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During the campaign, Colonel Riker was wounded at the Battle of Pine Mountain, Georgia, in late June, 1864. He was carried back from the front line by another soldier who was actually discovered, in 2372, to be a Q who eventually referred to himself as "Quinn". They were photographed together shortly after this incident.
Background information Edit
In the first draft script of "Death Wish", this character was instead an unnamed great, great grandfather of Geordi La Forge. As explained by La Forge, this ancestor of his was "a pilot for the NATO Air Force during the Albanian Incursion." In 2011, the airman's ship was shot down in the Battle of Kerkira and he was thereafter rescued from the Adriatic Sea; wounded, he was pulled from his burning plane by the Q who later named himself Quinn. In a scripted scene description, La Forge's photographed ancestor was said to be part of a three-men team who, in the picture, were in a raft and were shown being rescued from the water. The airman himself was described as "happy, but wounded" in the image.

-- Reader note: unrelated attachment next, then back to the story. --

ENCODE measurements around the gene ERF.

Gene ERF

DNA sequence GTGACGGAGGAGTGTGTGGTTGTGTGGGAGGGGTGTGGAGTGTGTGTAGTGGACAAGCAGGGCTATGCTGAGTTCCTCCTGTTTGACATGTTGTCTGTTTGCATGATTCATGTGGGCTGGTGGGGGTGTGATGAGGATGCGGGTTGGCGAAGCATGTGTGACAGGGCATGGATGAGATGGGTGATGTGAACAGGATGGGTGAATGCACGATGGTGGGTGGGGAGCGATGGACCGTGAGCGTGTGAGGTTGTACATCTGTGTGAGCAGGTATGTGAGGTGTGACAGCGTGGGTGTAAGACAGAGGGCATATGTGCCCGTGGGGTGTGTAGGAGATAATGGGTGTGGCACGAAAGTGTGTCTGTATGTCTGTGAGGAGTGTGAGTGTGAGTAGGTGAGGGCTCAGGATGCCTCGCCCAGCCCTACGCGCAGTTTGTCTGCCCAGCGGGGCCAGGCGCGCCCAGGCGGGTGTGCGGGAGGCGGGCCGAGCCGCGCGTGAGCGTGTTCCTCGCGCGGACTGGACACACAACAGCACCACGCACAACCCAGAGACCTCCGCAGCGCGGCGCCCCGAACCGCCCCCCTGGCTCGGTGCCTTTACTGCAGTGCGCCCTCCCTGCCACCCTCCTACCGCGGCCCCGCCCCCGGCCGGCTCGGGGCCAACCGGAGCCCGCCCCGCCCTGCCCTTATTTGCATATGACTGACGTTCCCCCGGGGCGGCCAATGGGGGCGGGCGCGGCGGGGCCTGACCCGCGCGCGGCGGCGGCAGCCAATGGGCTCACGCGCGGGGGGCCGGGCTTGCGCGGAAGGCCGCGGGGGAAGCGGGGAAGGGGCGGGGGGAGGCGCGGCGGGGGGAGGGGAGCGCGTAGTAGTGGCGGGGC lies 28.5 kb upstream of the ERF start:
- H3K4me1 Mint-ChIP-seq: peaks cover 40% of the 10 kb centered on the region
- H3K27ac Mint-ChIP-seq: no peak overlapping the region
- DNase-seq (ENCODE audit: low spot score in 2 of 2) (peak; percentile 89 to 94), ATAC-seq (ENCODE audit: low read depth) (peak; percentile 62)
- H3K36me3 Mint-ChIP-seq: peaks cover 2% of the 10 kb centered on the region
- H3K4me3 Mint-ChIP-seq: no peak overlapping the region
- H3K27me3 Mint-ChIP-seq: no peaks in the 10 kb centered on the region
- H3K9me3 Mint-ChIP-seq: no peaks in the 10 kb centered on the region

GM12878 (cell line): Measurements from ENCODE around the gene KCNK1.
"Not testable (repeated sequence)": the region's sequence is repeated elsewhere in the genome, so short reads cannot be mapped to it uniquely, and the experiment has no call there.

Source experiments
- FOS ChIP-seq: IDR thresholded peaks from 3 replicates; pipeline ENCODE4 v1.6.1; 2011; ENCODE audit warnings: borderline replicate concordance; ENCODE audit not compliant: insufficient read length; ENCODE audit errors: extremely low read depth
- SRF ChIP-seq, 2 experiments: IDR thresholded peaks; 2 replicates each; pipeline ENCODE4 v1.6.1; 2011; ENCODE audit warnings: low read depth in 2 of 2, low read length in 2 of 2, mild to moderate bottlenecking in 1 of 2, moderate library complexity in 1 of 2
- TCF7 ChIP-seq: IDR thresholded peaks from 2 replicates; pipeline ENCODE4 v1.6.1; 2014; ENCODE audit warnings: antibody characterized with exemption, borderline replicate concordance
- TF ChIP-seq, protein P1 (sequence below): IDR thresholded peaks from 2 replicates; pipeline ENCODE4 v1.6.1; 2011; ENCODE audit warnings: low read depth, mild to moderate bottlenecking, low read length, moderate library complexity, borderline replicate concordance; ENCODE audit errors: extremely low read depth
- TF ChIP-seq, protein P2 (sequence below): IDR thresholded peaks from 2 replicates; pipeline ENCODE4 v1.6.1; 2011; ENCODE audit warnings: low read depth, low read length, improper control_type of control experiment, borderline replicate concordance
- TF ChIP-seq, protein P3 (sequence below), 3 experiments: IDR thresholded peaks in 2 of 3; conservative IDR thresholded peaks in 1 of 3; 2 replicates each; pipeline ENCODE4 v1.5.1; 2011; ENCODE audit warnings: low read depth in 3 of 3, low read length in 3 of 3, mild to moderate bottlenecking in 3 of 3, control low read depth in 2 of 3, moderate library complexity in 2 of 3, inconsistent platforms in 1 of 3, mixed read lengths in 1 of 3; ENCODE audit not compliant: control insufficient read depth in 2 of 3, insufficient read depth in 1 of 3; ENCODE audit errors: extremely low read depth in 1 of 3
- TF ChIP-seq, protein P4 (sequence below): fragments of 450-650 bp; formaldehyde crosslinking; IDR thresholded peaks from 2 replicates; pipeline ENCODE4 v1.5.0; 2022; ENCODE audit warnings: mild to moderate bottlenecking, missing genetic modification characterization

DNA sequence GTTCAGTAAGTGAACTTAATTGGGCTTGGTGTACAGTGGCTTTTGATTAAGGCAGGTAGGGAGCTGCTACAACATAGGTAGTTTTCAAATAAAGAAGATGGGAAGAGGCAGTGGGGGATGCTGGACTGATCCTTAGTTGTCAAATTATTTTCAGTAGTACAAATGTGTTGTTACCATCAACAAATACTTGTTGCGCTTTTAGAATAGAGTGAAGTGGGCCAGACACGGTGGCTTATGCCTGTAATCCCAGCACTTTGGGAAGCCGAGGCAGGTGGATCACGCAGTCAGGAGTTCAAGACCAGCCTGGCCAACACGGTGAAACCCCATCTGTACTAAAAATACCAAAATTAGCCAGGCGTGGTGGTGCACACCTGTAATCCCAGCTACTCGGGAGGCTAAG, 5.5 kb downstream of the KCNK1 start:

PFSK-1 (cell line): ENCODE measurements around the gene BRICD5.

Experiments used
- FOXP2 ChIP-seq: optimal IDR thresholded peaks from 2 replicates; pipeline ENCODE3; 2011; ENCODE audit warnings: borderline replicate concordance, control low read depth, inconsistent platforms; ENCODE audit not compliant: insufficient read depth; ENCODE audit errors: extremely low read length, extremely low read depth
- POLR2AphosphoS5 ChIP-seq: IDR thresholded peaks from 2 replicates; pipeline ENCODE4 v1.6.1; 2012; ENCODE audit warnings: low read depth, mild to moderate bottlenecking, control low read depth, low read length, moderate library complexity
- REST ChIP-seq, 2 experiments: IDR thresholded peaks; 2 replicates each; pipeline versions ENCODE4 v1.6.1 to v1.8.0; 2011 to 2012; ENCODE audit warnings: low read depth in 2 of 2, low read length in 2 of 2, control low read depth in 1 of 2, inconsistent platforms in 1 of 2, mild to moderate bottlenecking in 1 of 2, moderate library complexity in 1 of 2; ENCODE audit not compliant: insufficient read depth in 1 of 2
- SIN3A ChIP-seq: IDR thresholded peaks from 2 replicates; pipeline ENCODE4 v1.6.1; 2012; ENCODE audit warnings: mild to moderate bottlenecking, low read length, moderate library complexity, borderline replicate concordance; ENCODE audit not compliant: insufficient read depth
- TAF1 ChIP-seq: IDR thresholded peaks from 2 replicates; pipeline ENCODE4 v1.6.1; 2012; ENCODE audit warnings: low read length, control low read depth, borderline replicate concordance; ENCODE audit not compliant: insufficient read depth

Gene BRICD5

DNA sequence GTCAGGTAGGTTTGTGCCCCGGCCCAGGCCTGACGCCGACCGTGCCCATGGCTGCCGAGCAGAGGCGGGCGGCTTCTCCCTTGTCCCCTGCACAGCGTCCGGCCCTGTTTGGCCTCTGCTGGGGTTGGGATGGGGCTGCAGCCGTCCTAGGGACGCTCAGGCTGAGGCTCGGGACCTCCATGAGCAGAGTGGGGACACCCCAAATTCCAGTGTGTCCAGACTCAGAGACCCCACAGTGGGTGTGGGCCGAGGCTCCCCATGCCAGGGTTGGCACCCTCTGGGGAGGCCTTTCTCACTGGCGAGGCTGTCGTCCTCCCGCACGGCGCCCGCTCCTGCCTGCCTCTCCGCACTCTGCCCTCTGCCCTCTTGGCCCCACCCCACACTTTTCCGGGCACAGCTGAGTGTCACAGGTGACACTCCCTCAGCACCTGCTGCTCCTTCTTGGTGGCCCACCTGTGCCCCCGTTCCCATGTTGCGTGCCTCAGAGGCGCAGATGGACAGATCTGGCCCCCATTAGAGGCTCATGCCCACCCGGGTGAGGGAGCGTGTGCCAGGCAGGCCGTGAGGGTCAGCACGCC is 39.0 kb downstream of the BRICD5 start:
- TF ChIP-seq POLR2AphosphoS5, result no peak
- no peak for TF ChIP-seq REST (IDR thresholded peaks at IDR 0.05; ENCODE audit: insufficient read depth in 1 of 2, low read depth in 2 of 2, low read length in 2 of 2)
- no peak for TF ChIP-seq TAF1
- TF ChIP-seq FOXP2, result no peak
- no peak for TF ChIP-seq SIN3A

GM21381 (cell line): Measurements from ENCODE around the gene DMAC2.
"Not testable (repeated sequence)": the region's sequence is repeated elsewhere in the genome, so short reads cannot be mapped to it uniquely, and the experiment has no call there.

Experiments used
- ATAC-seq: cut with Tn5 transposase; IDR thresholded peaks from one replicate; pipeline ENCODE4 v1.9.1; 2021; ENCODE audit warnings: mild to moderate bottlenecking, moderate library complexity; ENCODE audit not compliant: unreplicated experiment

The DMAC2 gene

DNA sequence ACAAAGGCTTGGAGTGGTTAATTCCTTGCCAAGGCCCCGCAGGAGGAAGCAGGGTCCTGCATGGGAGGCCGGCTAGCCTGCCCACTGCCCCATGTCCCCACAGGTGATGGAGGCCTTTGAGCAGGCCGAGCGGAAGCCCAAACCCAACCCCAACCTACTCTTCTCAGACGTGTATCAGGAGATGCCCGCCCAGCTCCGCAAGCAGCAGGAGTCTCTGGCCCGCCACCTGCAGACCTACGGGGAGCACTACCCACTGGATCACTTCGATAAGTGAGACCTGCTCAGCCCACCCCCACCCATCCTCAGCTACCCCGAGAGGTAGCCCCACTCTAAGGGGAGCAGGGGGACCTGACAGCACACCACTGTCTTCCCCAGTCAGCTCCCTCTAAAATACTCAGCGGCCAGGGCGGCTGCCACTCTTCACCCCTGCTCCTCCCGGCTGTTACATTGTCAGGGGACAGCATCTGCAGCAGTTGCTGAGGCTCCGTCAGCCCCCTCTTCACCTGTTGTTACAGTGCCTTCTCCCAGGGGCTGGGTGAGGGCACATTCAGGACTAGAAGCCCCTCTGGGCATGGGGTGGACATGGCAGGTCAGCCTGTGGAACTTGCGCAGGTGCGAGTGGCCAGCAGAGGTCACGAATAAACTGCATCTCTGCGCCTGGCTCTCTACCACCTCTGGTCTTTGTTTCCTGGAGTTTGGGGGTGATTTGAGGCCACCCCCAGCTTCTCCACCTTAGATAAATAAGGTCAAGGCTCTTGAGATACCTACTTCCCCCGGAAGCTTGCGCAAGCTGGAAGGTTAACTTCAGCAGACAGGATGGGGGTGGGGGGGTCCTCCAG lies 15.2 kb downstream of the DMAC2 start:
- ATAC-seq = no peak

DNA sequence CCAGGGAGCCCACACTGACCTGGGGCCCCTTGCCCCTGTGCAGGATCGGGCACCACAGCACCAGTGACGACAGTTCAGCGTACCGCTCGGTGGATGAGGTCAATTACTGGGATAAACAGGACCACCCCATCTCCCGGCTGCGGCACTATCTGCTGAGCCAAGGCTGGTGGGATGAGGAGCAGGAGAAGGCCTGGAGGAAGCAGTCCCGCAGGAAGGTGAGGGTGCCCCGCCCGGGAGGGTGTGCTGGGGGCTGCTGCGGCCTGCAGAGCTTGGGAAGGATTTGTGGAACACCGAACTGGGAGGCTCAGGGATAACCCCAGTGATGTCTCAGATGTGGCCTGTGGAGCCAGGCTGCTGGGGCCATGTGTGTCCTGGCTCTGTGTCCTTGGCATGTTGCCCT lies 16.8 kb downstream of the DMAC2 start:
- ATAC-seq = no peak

Although there was never a real Colonel Thaddius Riker, much less one who commanded a regiment that participated in the Battle of Pine Mountain, there was a 102nd New York Regiment that did fight in the Atlanta Campaign under Sherman in 1864. There was also a Colonel John Lafayette Riker, who was killed in 1862 at the Battle of Fair Oaks. John Riker's last words were, "We're surrounded, boys – give them the cold steel!"
The person in the photograph is actually Major Lewis R. Stegman of the 102nd New York Regiment, as can be seen on page 289 of F. Miller's The Photographic History of the Civil War, vol. 7 (1911). He was standing next to a Lieutenant Donner from Ohio, although an image of Gerrit Graham as Quinn was imposed over Donner. The photograph can be viewed here.
The US insignia for a colonel was a silver embroidery shaped like a stylized eagle, holding olive branches in one claw and arrows in the other, with the eagle's beak facing the side he held his arrows (the so-called "war eagle"). The colonel's insignia was displayed on two epaulet shoulder straps with colored backgrounds. While Thaddius Riker was not seen wearing his uniform insignia, as an infantry colonel, his eagle would have been on a field of medium blue.